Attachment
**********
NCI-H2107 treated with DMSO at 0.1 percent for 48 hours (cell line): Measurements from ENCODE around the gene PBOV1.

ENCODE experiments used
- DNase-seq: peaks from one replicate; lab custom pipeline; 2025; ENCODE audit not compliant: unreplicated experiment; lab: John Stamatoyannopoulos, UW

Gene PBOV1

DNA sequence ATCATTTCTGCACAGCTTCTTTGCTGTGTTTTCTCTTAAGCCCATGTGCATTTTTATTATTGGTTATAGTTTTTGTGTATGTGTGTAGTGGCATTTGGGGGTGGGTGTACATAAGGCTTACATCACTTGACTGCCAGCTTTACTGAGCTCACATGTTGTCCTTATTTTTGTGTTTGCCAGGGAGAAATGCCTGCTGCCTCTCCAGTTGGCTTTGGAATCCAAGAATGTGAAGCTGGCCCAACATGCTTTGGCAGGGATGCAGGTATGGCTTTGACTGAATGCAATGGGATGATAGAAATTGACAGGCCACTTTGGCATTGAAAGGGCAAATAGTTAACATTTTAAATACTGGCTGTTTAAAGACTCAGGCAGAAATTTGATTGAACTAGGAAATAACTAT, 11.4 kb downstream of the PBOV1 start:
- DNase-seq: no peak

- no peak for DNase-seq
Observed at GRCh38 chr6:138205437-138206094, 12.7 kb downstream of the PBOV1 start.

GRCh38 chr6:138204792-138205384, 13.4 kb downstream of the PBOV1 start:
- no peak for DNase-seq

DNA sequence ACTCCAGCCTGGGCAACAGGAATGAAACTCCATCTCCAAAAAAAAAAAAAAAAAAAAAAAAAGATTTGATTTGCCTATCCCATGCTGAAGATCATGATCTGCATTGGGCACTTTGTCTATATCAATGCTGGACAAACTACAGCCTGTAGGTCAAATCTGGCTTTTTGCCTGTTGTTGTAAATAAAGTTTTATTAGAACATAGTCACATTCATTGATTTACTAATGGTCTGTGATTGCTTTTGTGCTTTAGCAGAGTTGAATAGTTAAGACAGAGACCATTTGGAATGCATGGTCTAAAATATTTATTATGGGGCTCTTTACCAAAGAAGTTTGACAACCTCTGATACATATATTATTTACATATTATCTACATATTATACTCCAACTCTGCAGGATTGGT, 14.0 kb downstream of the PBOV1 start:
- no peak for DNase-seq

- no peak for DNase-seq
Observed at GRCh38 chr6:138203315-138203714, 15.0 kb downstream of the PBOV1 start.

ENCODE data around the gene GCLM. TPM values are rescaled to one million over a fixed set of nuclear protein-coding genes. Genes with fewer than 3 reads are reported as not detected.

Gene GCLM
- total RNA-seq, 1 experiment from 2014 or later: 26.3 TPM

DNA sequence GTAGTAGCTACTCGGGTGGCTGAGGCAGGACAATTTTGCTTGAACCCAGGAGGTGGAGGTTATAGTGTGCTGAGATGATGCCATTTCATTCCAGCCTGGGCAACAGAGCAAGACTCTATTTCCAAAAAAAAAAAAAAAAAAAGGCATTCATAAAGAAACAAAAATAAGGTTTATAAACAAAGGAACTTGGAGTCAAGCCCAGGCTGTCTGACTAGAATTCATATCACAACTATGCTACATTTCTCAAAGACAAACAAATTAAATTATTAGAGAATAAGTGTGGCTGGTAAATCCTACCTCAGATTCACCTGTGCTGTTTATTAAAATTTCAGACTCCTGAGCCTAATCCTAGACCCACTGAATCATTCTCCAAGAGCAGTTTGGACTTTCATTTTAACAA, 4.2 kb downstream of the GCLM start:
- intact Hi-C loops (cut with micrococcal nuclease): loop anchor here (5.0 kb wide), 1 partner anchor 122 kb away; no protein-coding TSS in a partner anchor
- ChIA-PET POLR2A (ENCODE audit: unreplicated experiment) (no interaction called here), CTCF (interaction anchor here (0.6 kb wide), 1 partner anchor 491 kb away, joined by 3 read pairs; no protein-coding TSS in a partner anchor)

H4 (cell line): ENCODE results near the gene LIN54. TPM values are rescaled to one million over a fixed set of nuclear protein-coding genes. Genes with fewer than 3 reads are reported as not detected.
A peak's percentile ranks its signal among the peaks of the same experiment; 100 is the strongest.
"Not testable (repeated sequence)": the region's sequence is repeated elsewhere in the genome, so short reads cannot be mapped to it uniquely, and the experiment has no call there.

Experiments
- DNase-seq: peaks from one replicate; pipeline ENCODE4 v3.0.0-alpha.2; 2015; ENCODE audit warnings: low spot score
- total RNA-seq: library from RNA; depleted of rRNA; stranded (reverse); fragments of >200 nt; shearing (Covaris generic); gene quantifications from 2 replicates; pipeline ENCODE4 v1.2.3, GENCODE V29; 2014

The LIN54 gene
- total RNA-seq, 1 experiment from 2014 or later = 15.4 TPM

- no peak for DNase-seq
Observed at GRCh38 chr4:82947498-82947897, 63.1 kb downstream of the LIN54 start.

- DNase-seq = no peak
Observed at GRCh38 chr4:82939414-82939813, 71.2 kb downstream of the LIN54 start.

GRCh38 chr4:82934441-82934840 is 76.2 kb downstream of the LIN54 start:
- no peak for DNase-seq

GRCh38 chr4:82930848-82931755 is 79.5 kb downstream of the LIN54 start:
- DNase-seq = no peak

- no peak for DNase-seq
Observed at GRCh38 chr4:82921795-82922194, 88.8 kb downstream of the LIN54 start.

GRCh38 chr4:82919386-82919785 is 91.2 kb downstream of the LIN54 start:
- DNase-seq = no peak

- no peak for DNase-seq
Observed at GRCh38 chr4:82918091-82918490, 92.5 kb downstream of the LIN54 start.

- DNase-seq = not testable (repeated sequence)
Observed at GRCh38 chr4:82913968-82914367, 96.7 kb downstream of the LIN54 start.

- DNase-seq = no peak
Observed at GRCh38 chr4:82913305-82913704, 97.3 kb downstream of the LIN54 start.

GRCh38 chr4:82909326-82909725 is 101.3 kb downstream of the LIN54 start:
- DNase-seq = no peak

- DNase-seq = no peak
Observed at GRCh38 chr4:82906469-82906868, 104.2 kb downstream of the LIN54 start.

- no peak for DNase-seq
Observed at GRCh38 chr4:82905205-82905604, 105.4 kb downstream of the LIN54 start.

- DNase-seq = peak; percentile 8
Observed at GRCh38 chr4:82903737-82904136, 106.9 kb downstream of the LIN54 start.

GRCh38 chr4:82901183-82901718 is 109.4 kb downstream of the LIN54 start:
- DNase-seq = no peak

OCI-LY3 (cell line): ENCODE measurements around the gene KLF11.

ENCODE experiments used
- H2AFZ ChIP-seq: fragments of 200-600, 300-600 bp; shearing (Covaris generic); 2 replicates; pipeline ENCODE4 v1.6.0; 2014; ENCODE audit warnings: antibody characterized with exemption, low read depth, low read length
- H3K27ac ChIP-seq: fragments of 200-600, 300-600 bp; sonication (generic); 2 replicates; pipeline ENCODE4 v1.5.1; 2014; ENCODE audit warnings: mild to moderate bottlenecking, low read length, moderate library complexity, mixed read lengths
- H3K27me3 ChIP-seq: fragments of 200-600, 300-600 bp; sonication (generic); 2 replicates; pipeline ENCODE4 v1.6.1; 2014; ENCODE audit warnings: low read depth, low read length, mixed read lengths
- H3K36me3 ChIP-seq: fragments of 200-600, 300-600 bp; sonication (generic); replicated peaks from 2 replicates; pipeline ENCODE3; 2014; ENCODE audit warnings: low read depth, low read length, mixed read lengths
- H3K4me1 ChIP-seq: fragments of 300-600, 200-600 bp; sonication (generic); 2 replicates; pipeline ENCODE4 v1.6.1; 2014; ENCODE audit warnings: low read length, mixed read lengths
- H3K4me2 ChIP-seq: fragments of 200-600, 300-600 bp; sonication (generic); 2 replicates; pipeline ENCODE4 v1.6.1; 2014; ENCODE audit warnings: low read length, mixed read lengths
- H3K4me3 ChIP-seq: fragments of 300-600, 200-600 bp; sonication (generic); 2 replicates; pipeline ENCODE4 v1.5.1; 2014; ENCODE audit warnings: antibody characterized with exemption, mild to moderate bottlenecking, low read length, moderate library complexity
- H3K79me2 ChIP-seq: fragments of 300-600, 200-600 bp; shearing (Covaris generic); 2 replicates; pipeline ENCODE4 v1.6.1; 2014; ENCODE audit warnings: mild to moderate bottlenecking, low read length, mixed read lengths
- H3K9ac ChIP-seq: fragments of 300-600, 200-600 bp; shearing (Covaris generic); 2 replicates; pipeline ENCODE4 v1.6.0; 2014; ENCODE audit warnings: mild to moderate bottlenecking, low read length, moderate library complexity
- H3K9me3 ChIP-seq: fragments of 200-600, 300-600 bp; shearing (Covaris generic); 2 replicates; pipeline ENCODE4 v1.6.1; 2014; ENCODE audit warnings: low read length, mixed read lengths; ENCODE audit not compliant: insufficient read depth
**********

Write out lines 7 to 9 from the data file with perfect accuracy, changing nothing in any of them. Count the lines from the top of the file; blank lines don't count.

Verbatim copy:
- no peak for DNase-seq
Observed at GRCh38 chr6:138205437-138206094, 12.7 kb downstream of the PBOV1 start.

GRCh38 chr6:138204792-138205384, 13.4 kb downstream of the PBOV1 start: